Although I realize that I have already posted today, I had another interesting thing to add and I just didn't feel like editing and re-posting.
As you know, I have a dog. She is a two year old Rat Terrier/Papillon mix. I do not have any experience with either of these breeds in specific, so I rely on web resources such as Wikipedia for my information on their expected behavioral traits.
One thing that I can say for certain, when you mix the two, you get a lot of energy. Whether she is waking for the day, being released from her kennel after a varied length of confinement or just jumping down off the couch, she is always "ready to go."
In her limited vocabulary, the word "outside" has special cache. Merely utter the word in a hushed voice and she will spring forth and bound to the door expecting you to immediately follow. If you do not follow quickly enough, she will bark. Incessantly.
For this reason, I normally wait until I am already walking to the door before I say the magic word.
At my parents house, the excitement is tripled as she knows that release to the outdoors is unfettered by a collar and leash as it is when we are at my house. During daytime hours, Lena usually has a companion in the form of Thor, one of my parents' Jack Russells. Their female JRT, Pippi, does not share their enthusiasm and will usually only join them if she really needs to go out.
For Lena and Thor, the need to be outdoors is not always driven by bladder or bowels. There are squirrels and chipmunks to chase, dirt to eat, smelly things to roll in. Lena bounds into the yard with the energy of a jackrabbit. Seriously. She SPRINGS into the back flower bed and mulch flies in all directions. Thor is usually bit less crazy, but when there are critters to be found, he is never far behind.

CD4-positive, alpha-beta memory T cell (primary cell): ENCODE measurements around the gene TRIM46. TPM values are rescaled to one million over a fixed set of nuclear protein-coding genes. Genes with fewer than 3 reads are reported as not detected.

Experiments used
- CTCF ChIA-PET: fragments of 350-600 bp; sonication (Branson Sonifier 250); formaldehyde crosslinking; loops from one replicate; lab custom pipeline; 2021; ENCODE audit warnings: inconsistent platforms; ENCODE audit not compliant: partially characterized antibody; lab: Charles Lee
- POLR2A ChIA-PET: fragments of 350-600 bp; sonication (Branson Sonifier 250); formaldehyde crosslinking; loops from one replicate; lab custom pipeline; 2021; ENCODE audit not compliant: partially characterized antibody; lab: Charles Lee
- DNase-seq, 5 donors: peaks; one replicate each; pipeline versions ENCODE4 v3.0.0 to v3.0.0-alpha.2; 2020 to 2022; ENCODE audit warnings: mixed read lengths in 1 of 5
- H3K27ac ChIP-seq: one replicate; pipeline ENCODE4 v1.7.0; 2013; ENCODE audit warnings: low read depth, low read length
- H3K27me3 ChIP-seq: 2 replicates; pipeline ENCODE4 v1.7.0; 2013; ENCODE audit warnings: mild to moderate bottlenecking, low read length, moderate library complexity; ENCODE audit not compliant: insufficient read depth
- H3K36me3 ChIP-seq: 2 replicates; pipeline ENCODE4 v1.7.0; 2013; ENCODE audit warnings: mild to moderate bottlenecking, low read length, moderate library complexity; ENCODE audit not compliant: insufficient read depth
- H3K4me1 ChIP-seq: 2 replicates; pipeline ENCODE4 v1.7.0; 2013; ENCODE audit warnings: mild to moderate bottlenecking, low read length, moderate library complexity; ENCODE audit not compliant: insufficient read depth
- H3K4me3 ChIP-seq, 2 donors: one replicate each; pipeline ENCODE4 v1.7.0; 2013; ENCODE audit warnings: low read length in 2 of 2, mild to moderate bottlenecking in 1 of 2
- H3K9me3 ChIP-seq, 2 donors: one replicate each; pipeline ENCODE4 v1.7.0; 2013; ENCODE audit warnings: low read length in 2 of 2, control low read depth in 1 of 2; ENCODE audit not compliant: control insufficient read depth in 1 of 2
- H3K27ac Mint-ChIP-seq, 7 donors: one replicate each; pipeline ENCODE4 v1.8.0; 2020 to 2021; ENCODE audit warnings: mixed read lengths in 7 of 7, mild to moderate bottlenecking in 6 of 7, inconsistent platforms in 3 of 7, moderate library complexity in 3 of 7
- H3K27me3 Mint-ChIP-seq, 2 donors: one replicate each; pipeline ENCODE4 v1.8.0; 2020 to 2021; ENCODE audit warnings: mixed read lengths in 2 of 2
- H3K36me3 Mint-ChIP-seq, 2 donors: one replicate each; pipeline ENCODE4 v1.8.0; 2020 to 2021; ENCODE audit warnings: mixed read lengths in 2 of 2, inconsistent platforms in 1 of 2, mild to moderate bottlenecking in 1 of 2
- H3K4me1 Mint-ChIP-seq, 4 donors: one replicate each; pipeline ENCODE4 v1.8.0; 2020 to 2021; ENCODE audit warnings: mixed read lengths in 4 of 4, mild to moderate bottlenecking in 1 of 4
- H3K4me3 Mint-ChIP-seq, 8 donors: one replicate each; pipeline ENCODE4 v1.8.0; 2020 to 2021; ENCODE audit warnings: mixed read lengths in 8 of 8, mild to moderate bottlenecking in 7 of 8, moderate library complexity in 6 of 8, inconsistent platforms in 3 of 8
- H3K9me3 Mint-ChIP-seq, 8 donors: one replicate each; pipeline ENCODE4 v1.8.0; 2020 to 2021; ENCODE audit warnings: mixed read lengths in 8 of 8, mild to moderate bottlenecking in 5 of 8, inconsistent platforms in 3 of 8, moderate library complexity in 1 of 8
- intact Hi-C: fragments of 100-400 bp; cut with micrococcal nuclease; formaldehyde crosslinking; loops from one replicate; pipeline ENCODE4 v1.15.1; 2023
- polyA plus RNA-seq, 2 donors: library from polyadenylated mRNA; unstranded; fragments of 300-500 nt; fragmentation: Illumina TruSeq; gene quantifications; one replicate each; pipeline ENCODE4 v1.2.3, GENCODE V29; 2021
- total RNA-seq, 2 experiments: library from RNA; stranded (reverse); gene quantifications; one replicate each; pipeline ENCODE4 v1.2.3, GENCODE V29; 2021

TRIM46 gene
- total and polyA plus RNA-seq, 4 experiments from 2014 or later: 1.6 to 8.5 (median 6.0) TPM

As of late, the anticipation of this release has caused a change in Lena's morning behavior. When her internal clock (and the sunlight through the window) tells her that it is time to wake up, she joyously shares this information with me, usually by licking my face and leaping on top of me. Cute, right?
Normally, this is enough. She patiently waits until I drag myself out of bed and make my way to the door.
For some reason, she has lately added incessant barking to her repertoire. In my face. Try as I might to reason with her, she will not be denied. It has proven too effective for her.
I have now decided to take up this tactic for my own life. From now on, when I want cars to move faster, I will honk repeatedly. When I need to get the attention of an inattentive cashier, I will make beeping noises at the top of my lungs. When I want to get an annoying Sirius XM Radio sales clerk off the phone, I will bark like a Rat Terrier/Papillon.